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‘Peril or promise’: Long-term solution needed to help homeless in Alberta cities

Homeless shelters are near capacity but open their doors to all when temperatures become unbearable
Manager of H.E.L.P. Team Boyle Street Community Services Doug Cooke, right, and outreach and support services manager Jared Tkachuk, left, check on a homeless person’s well-being in Edmonton on Thursday, Dec. 9, 2021. THE CANADIAN PRESS/Jason Franson

The twinkling of festive lights in reds, greens and golds in Alberta’s two major city centres is little comfort for thousands of unhoused people trying to survive another winter cold spell.

On a frigid December night in Calgary, shoppers carried presents along the downtown light-rail transit corridor, passing dozens of people huddling in doorways or near heated bus shelters.

Three people, surrounded with shopping carts, used cardboard boxes and an umbrella to try and stay warm. It was -28 C with wind chill.

Homeless shelters are near capacity but open their doors to all when temperatures become unbearable. Still, some choose to stay outside.

Dakota Casey said it’s safer that way.

“I’ve had food stolen, my phone stolen out of my pocket. I have had money go missing and people have taken my boots while I’m sleeping, my backpack from under my head,” he told The Canadian Press.

Casey and his husband, Nathan Lunn, know there are dangers sleeping rough, too, and take turns staying awake to stay safe.

The unrelenting chill is a constant threat. Casey was treated recently for frostbite on his hands.

A tent donated by the not-for-profit relief agency BeTheChangeYYC will make living outside slightly better, Casey said.

“Right now it’s just survival … if I sleep in a tent for Christmas and I have to use motor oil for heat, you know what? That and my husband is all I really care about having.”

Chaz Smith, founder of BeTheChangeYYC, was once homeless himself. His team has helped more than 15,000 people this year with warming and emergency supplies.

“It’s extremely dangerous, especially if you get a little bit wet,” said Smith. “They’re people, too, and they deserve housing. They deserve heat. No one deserves to be out here and get frostbite and amputations and die outside in the cold.”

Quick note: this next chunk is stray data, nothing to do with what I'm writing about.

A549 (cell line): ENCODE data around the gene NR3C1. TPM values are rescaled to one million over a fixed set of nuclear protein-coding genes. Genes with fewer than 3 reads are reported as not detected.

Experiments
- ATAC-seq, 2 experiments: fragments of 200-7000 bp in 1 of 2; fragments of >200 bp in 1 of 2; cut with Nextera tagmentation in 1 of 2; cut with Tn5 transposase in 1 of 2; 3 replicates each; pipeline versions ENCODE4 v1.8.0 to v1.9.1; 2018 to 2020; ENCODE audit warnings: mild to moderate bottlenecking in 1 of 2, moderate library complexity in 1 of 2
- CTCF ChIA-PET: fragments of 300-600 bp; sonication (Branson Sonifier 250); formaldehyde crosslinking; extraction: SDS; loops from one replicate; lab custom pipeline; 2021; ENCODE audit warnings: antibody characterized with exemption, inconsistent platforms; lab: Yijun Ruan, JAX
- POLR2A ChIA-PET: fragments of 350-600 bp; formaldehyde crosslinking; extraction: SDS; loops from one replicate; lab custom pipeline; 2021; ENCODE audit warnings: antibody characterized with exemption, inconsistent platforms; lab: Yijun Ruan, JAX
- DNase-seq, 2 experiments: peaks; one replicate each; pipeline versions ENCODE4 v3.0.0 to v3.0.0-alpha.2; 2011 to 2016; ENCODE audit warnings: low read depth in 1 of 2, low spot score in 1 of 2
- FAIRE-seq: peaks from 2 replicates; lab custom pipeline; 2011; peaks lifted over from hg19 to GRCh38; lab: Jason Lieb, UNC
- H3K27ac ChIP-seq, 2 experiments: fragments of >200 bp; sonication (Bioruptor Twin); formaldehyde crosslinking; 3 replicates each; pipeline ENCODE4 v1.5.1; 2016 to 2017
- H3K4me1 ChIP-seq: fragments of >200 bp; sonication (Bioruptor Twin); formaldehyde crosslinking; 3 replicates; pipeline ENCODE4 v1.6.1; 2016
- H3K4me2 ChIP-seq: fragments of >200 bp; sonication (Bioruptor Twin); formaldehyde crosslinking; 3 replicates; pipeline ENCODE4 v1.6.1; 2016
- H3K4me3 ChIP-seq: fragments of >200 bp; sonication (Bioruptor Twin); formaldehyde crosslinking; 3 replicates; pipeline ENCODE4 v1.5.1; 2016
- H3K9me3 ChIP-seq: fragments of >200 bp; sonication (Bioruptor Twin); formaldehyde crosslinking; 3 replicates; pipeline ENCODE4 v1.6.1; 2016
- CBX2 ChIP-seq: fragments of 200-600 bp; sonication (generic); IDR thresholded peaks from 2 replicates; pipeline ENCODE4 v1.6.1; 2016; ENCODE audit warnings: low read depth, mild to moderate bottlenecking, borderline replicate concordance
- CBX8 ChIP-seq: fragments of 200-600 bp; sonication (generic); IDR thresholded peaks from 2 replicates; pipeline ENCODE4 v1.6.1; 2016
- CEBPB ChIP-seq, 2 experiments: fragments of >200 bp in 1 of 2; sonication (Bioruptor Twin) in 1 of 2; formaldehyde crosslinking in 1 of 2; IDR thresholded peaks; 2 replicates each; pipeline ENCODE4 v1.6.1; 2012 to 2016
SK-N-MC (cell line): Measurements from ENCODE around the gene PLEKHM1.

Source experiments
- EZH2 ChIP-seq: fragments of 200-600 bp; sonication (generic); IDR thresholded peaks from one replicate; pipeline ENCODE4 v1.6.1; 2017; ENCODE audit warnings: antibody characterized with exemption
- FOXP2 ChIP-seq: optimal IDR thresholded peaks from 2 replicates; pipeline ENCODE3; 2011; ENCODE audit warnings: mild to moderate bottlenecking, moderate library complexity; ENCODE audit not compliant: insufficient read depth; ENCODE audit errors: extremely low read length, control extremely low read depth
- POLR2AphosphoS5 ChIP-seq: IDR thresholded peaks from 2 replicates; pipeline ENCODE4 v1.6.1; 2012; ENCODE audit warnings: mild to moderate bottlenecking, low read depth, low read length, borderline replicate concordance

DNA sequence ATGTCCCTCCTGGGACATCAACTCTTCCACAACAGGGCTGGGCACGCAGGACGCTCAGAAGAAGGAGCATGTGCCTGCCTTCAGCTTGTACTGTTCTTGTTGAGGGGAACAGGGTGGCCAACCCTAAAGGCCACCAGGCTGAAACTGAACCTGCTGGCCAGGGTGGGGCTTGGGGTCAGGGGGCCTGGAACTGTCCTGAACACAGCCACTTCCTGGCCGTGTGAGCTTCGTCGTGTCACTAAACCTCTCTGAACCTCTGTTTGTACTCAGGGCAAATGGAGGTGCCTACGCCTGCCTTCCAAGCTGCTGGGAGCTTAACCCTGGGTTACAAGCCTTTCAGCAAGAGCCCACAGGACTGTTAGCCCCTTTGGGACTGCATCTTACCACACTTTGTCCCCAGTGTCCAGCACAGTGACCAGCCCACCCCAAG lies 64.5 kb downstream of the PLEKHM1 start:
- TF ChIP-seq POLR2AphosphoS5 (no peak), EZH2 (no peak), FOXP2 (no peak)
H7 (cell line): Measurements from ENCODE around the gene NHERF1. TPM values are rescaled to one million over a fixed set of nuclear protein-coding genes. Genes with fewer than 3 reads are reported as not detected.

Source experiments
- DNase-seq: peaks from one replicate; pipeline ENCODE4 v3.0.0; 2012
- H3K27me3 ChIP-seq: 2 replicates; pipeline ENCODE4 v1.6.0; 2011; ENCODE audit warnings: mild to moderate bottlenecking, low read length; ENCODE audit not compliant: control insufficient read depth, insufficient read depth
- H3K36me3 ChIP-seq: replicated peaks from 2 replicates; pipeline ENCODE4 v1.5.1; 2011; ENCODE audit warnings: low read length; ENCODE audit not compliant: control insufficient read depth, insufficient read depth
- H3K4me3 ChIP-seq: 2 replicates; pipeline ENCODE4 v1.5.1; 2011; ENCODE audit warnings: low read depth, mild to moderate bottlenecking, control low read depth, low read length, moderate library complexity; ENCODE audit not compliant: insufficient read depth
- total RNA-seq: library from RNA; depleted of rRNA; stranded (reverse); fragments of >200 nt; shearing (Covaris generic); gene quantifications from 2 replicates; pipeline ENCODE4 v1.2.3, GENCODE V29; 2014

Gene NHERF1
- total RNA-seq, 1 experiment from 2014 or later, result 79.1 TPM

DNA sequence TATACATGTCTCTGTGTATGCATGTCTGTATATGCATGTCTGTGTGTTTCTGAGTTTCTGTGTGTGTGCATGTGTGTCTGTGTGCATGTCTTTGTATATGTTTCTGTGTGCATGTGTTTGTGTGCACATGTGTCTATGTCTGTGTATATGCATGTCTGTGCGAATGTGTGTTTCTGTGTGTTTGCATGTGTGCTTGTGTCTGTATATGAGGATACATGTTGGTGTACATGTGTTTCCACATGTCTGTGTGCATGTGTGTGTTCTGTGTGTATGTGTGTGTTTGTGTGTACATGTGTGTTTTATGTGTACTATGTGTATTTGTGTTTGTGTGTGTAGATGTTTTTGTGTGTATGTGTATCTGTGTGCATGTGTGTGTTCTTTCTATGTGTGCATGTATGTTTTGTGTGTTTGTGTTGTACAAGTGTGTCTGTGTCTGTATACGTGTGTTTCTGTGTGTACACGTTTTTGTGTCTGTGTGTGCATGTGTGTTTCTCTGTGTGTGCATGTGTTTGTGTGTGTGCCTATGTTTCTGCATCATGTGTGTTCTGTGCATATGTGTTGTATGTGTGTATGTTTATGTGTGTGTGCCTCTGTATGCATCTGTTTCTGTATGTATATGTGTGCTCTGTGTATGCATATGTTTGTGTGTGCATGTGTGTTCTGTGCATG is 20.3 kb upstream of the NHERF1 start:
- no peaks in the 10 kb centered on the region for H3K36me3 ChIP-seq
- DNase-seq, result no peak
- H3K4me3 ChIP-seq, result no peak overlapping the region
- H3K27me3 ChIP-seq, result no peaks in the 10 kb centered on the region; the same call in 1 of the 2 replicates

Tim Richter, CEO of the Canadian Alliance to End Homelessness, said the homeless sector has been battered over the last two years and now the Omicron COVID-19 variant poses greater risk.

He said homeless camps are growing across Canada and there are more people without housing. There are also compounding crises as housing affordability deteriorates and drug overdose deaths spike.

We’re at the point of “peril or promise,” said Richter. Either the varied threats continue to drive homelessness, or communities and multiple levels of government follow through on promises to address the challenge.

In October last year, Ottawa announced $500 million for rapid housing in 15 Canadian cities, including Edmonton and Calgary. That showed how fast support can be provided, said Richter.

Both Alberta cities also are to see funding from the provincial government. The province said in November it would be spending $21.5 million to ease capacity issues at homeless and women’s shelters.

This month, Calgary city council approved $750,000 in emergency funds to help the homeless.

Commitments must not only be maintained but expanded to urgently address the growing crisis, said Richter. Otherwise peril will prevail.

In Edmonton, freezing rain that pelted the city in early December turned green spots where unhoused people had pitched tents hard and icy.

In the bush of a river valley park, a tarp hung over a fallen tree branch. Ice made it difficult for an outreach worker from Boyle Street Community Services to climb up the hill to check on potential occupants.

No one was inside as DougCooke peeled back one side of a tent. Someone’s belongings were scattered on a foam mattress and in the surrounding snow. Clothing, cigarettes and food packages were frozen to the ground.

There were similar setups propped up downtown. A man with a blanket draped over his head sat near vents pushing out warm air.

Jared Tkachuk, senior programs manager at Boyle Street, said COVID-19 has cut space at shelters, leaving hundreds unable to find refuge, including an influx of people experiencing homelessness for the first time after losing jobs during the pandemic.

The risk of dying outside is high and some lives have already been lost, if not by freezing, then by fires ignited to keep warm, said Tkachuk. Gangs also prey on camps.

“Houselessness can be solved with housing. If those people get four walls and a roof above their head … they’ll be OK,” he said.

“But a lot of the folks that outreach teams are working with, who are sleeping outside for years … (they) are actually looking for a home. They’re looking for a community.”

It’s not just an urban problem, said Dean Kurpjuweit, executive director of the Mustard Seed, a not-for-profit supporting the poor and homeless in Edmonton.

He said the pandemic has exposed a lack of funding and services in certain jurisdictions, especially rural areas.

In Wetaskiwin, southeast of Edmonton, that scarcity delayed the opening of a warming shelter while dozens slept in an open field camp.

“I’m pleased with the Band-Aids that have been put into place, but that’s not going to fix the long-term problem,” said Kurpjuweit, who fears increased support during COVID-19 will fade as a semblance of normalcy returns.

“If our homeless population across the province doubled, if not tripled, what are we doing to turn that around?”

—Alanna Smith and Bill Graveland, The Canadian Press

RELATED: B.C. announces creation of first-ever ‘navigation centre’ to help homeless

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